Search result: Catalogue data in Spring Semester 2021
|GESS Science in Perspective |
Only the courses listed below will be recognized as "GESS Science in Perspective" courses.
Further below you will find courses under the category "Type B courses Reflections about subject specific methods and content" as well as the language courses.
During the Bachelor’s degree Students should acquire at least 6 ECTS and during the Master’s degree 2 ECTS.
Students who already took a course within their main study program are NOT allowed to take the course again.
| Type B: Reflection About Subject-Specific Methods and Contents|
Subject-specific courses: Recommended for bachelor students after their first-year examination and for all master- or doctoral students.
Students who already took a course within their main study program are NOT allowed to take the same course again.
All these courses are listed under the category “Typ A”, this means, every student can enroll in these courses.
|851-0101-01L||Introduction to Practical Philosophy|
Particularly suitable for students of D-MAVT, D-MATL
|W||3 credits||2G||L. Wingert|
|Abstract||Practical philosophy deals in a descriptive and evaluative way with the realm of the practical, that is, with action, practices, norms of action, and values held by people and societies. Ethics and political philosophy are branches of practical philosophy. This introductory course will treat some of the main questions and introduce students to the thinking of central figures in the field.|
|Objective||At the end of the course, students (1) will be familiar with still highly influential answers to some of the main questions (see below, section "contents") in practical philosophy. (2) They will be able to better evaluate how convincing these answers are. (3) Students' own thinking concerning normative, e.g., ethical issues, will be more precise, due to a more sophisticated use of key concepts such as good, right, morality, law, freedom, etc.|
|Content||Ethics is an account and instruction of the good, that could be reached by conscious, intentional behaviour (=action). Ethics is an essential part of practical philosophy. Therefore one of those central questions, which will be discussed in the course, is:|
1. What is the meaning of words like "good" and "bad", used in ethical language? What is meant by "good", if one says: "Working as a volunteer for the <Red Cross> is good"? Does one mean, that doing so is useful, or that it is altruistic, or that is fair?
Further questions, to be discussed in the course, are:
2. Are moral judgements apt to be justified, e.g. judgments like "Lower taxes for rich foreigners in the <Kanton Zug> are unjust" or "Every person ought to be entitled to leave any religious community"? If so, how far a moral judgment's justification can reach? Is one right in arguing: "It is possible to show the truth of the proposition (a):The emissions of nitrogen dioxide in Zurich is far beyond the permissible limit (80 mg/m3). But it is not possible to verify the proposition (b): In our times, the inequal global distribution of wealth is far beyond the permissible limit. Proposition (a) states an objective fact, whereas (b) expresses a mere subjective evaluation, though that evaluation might be widely spread.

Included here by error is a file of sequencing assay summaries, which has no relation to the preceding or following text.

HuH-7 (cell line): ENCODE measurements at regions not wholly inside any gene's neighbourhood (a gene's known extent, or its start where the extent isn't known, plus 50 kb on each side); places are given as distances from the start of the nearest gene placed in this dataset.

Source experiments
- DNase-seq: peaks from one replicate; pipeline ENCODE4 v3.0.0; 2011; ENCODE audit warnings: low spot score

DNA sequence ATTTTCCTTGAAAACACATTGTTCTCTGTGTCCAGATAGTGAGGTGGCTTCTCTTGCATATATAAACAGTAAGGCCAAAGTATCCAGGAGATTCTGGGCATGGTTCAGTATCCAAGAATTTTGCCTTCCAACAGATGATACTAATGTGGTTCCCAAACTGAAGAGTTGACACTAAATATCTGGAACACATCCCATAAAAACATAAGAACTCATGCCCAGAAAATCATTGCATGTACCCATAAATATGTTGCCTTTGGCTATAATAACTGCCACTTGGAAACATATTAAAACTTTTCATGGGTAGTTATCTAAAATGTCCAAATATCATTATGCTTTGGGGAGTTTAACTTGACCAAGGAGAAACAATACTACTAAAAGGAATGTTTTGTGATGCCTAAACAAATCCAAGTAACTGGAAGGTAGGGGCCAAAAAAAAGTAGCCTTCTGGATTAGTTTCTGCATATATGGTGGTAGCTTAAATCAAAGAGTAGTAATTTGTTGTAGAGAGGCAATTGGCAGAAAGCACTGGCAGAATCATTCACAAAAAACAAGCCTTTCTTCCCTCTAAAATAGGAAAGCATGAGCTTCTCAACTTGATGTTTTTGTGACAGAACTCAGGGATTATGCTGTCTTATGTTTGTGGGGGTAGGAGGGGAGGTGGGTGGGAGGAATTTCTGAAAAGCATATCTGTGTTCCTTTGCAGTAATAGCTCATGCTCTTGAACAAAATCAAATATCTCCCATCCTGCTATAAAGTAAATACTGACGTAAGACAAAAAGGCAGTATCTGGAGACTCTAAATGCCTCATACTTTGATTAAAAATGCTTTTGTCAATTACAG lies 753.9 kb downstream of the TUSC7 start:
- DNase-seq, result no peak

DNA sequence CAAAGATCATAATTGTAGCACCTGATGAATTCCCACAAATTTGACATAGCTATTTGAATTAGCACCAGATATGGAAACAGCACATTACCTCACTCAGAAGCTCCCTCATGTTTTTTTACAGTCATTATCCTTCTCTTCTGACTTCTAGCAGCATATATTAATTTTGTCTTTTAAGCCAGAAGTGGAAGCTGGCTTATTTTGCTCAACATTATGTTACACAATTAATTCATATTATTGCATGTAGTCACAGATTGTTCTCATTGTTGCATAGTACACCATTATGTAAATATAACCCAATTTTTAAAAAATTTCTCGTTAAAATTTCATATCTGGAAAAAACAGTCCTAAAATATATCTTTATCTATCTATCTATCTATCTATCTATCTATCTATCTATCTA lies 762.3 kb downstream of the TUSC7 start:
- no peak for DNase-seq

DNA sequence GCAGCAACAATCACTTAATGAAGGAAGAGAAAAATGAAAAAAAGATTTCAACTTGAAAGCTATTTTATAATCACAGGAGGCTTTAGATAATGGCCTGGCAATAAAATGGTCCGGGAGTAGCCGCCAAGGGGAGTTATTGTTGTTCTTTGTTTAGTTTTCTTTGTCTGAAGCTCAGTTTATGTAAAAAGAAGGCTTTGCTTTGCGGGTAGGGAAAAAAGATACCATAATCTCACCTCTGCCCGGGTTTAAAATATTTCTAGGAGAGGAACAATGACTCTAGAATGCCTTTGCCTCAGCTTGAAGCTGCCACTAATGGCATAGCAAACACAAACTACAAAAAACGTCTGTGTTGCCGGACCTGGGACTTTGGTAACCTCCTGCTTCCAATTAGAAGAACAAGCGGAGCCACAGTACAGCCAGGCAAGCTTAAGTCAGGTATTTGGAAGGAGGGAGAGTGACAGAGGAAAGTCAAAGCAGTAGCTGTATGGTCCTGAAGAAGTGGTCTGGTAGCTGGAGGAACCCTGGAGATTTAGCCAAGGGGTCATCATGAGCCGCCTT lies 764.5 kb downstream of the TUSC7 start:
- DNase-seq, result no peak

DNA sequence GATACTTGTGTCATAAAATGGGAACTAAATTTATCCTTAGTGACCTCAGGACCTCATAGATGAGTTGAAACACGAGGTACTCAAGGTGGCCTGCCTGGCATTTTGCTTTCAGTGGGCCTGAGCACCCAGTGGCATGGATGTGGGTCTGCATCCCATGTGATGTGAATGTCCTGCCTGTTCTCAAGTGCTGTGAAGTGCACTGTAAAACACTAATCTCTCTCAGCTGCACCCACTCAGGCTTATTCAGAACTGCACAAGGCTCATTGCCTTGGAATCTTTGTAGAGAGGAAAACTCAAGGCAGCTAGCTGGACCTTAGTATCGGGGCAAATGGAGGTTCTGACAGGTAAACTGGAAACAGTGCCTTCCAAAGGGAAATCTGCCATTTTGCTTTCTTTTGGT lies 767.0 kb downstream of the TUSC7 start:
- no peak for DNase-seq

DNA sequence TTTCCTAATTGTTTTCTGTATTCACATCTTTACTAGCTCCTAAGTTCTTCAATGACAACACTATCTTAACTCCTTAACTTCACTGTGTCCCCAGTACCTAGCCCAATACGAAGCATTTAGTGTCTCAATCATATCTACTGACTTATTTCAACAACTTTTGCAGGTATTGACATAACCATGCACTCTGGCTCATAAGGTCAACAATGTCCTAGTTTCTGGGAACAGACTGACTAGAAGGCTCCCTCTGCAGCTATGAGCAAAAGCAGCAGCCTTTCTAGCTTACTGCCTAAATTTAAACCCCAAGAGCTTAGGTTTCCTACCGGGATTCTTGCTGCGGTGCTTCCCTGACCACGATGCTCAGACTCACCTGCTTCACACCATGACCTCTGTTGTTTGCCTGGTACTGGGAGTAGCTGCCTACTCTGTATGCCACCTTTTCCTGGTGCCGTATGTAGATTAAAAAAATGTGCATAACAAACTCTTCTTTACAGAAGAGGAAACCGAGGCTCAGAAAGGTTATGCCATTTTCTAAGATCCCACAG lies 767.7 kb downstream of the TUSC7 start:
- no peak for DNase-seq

3. What are just laws, and what is the relationship between law and morality?
4. Is freedom of a person, though presupposed by criminal law and morality, nevertheless an illusion?
These questions will be partly discussed with reference to seminal authors within the western philosophical tradition (among else Plato, Aristotle, Thomas Hobbes, David Hume, Immanuel Kant). Contemporary philosophers like Jürgen Habermas, Thomas Nagel, Ernst Tugendhat or Bernard Williams will be included, too.
-Dieter Birnbacher, Analytische Einführung in die Ethik, 2. Aufl. Berlin: de Gruyter Verlag 2006.
- Simon Blackburn, Think. A Compelling Introduction to Philosophy, Oxford: University Press (=UP) 1999, chapters 3 und 8.
- Philippa Foot, <Virtues and Vices> in: diess., Virtues and Vices and Other Essays in Moral Philosophy, Oxford: UP 2002, and <Morality, Action and Outcome>, in: dies., Moral Dilemmas and Other Topics in Moral Philosophy, Oxford: UP 2002.
- H.L.A. Hart, <Positivism and the Separation of Law and Morals, in: Harvard Law Review 71 (1958), pp. 593-629.
- Detlef Horster, Rechtsphilosophie zur Einführung, Hamburg: Junius Verlag 2002.
- Robert Kane, <Introduction: The Contours of the Contemporary Free Will Debates>, in: ders., (Hg.), The Oxford Handbook of Free Will, Oxford 2002.
– Thomas Nagel, The Limits of Objectivity, in: The Tanner Lectures on Human Values 1980, Vol I., ed. Sterling McMurrin , Cambridge et al.: UP 1980, pp. 75-139.
- Ulrich Pothast, <Einleitung> in: ders., (Hg.), Seminar: Freies Handeln und Determinismus, Frankfurt/M.: suhrkamp taschenbuch wissenschaft 1978, pp. 7-31.
- Bernard Williams, Morality. An Introduction to Ethics, Cambridge: UP (=Canto Series) 1976.
- Peter Winch, The Idea of a Social Science, 4.Aufl. London 1965, ch. II.
|Prerequisites / Notice||The course will be a mixture of lecture and seminar. For getting credit points, essays on given or freely chosen subjects have to be written.|